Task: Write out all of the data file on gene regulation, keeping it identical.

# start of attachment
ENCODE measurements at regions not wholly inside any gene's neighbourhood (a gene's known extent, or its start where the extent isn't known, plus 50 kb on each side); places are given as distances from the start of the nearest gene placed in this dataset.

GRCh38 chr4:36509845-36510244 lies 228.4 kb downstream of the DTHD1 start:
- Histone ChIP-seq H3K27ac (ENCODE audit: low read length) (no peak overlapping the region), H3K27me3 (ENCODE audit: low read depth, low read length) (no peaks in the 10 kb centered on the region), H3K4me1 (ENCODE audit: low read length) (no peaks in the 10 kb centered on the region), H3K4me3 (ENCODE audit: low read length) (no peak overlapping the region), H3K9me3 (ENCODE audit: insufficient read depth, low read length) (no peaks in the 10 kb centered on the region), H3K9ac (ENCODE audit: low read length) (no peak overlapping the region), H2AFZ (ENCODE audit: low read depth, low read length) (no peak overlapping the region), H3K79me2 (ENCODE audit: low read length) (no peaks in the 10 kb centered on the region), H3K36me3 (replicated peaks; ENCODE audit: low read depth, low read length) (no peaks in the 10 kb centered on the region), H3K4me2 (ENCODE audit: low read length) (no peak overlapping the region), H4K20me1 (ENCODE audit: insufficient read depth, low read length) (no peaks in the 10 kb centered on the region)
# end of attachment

ENCODE measurements at regions not wholly inside any gene's neighbourhood (a gene's known extent, or its start where the extent isn't known, plus 50 kb on each side); places are given as distances from the start of the nearest gene placed in this dataset.

GRCh38 chr4:36509845-36510244 lies 228.4 kb downstream of the DTHD1 start:
- Histone ChIP-seq H3K27ac (ENCODE audit: low read length) (no peak overlapping the region), H3K27me3 (ENCODE audit: low read depth, low read length) (no peaks in the 10 kb centered on the region), H3K4me1 (ENCODE audit: low read length) (no peaks in the 10 kb centered on the region), H3K4me3 (ENCODE audit: low read length) (no peak overlapping the region), H3K9me3 (ENCODE audit: insufficient read depth, low read length) (no peaks in the 10 kb centered on the region), H3K9ac (ENCODE audit: low read length) (no peak overlapping the region), H2AFZ (ENCODE audit: low read depth, low read length) (no peak overlapping the region), H3K79me2 (ENCODE audit: low read length) (no peaks in the 10 kb centered on the region), H3K36me3 (replicated peaks; ENCODE audit: low read depth, low read length) (no peaks in the 10 kb centered on the region), H3K4me2 (ENCODE audit: low read length) (no peak overlapping the region), H4K20me1 (ENCODE audit: insufficient read depth, low read length) (no peaks in the 10 kb centered on the region)